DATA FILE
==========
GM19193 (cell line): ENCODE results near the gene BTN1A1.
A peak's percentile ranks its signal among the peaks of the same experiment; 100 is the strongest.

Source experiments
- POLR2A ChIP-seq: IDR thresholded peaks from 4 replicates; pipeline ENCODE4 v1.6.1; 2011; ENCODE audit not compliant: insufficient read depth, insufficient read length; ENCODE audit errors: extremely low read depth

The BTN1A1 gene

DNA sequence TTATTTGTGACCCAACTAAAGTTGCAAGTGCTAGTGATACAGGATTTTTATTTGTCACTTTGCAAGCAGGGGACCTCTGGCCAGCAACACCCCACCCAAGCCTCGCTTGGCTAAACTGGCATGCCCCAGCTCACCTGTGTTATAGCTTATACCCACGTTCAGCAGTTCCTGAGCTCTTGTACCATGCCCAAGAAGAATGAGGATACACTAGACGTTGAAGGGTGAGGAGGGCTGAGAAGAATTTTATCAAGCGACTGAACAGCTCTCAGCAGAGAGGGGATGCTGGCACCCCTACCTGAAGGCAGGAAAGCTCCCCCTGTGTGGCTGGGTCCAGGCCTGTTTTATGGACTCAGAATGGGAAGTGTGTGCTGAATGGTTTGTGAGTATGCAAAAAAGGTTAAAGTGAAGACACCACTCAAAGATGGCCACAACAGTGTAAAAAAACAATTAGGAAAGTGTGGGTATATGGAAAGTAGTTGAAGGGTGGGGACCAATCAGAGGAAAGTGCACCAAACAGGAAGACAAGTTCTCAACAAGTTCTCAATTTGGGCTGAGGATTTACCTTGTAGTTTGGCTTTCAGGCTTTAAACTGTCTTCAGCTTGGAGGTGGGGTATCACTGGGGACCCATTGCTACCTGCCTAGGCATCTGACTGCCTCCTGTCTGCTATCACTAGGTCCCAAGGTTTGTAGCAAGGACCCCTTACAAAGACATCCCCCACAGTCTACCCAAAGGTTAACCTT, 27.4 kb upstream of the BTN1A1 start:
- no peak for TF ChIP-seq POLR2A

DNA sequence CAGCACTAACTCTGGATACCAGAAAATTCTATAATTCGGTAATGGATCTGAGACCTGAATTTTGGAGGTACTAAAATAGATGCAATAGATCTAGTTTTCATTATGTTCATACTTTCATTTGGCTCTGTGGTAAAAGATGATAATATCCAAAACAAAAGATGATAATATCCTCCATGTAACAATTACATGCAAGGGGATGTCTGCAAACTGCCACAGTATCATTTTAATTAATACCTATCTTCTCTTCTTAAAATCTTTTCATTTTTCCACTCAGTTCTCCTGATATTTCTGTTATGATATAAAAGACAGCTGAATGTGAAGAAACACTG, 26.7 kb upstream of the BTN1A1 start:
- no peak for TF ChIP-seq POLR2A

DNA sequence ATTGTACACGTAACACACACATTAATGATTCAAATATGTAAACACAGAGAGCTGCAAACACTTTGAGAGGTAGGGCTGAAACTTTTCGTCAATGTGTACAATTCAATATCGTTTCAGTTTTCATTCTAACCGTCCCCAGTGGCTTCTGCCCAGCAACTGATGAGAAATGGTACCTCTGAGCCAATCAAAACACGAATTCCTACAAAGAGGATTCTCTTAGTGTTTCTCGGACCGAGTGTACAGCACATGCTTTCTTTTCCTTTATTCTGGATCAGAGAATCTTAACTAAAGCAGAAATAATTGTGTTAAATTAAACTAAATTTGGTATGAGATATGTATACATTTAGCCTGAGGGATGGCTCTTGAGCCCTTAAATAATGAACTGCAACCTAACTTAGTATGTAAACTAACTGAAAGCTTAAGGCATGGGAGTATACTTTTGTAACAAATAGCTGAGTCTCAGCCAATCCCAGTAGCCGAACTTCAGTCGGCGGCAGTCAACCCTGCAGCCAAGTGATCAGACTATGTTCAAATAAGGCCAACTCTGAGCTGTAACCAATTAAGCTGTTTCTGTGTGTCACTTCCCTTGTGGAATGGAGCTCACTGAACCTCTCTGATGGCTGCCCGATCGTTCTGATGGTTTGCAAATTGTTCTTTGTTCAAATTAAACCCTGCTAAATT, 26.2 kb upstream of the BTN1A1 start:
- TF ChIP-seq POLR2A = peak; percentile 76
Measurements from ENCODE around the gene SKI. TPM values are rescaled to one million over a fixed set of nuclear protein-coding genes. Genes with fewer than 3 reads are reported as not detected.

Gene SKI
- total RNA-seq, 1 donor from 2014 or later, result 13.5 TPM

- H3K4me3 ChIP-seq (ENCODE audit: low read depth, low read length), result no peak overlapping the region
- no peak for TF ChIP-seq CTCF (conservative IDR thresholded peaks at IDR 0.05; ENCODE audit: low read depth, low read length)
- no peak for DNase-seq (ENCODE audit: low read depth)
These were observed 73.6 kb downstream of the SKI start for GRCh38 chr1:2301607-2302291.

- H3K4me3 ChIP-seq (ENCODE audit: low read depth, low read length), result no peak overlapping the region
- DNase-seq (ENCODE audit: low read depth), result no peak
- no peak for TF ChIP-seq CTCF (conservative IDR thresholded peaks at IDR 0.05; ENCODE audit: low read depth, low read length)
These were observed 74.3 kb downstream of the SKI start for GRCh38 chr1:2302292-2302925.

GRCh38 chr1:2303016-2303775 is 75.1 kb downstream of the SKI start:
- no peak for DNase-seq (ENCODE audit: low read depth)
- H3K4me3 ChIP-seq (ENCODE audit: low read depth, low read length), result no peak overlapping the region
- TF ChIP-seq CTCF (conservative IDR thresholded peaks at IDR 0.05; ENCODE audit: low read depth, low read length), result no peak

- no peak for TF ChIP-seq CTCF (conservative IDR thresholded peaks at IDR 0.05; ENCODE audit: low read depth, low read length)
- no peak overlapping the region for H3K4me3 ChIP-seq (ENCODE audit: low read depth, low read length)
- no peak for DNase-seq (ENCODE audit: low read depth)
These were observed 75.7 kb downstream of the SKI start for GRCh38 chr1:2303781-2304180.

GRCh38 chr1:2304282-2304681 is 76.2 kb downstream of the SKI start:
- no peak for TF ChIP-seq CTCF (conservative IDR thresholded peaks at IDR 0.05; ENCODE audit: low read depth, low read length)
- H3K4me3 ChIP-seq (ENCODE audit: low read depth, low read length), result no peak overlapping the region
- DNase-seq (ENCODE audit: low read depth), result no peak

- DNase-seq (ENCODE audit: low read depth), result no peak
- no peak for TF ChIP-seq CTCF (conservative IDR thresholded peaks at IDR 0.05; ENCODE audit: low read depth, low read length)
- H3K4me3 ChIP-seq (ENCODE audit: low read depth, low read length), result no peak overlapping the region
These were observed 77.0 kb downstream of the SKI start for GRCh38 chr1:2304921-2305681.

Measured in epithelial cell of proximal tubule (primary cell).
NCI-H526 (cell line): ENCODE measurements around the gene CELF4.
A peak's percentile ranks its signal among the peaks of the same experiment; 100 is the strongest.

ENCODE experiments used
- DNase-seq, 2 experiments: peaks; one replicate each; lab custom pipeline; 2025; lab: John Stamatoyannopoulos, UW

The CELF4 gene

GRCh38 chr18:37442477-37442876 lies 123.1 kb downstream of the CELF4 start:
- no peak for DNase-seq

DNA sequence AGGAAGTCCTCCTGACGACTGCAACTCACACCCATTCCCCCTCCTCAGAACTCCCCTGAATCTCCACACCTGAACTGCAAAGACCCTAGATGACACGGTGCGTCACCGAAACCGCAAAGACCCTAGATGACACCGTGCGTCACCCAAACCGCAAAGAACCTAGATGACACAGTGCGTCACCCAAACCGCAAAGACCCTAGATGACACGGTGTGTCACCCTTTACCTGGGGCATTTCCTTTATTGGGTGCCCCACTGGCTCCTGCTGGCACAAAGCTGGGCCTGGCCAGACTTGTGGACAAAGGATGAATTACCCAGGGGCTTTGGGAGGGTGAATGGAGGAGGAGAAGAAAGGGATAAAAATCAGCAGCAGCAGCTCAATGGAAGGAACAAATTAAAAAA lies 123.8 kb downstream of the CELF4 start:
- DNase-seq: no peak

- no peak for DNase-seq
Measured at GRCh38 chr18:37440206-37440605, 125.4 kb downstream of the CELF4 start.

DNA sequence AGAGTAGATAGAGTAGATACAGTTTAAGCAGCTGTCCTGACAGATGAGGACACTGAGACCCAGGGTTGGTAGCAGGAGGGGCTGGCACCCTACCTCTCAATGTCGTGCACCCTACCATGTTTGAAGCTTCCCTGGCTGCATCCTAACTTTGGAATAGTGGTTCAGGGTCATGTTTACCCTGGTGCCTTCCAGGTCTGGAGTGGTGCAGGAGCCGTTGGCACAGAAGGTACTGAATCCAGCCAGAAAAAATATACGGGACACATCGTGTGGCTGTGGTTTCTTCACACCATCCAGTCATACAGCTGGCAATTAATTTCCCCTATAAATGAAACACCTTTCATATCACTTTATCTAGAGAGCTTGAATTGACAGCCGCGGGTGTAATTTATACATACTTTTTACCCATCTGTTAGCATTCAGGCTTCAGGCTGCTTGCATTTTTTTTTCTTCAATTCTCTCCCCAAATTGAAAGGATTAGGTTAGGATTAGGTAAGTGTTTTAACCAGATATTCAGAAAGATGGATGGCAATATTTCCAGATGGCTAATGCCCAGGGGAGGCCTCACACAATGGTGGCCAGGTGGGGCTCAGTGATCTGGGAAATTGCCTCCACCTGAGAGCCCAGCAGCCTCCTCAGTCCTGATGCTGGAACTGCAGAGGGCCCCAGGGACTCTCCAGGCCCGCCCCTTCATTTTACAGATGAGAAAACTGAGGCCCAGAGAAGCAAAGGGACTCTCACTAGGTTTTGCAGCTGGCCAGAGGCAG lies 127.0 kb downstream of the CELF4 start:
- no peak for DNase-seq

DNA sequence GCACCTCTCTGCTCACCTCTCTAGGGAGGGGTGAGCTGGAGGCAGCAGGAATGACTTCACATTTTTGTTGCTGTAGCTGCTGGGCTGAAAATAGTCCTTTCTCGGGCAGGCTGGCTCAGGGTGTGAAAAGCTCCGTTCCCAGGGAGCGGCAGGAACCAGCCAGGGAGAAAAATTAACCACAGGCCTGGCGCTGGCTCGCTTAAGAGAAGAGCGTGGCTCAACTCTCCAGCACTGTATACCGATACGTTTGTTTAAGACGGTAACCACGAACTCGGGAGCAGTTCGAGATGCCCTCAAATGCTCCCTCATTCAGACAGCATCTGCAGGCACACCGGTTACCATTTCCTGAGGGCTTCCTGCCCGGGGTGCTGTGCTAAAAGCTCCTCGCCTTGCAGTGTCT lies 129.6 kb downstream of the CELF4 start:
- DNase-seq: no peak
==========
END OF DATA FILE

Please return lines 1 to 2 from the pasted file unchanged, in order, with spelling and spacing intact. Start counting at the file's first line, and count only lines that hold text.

GM19193 (cell line): ENCODE results near the gene BTN1A1.
A peak's percentile ranks its signal among the peaks of the same experiment; 100 is the strongest.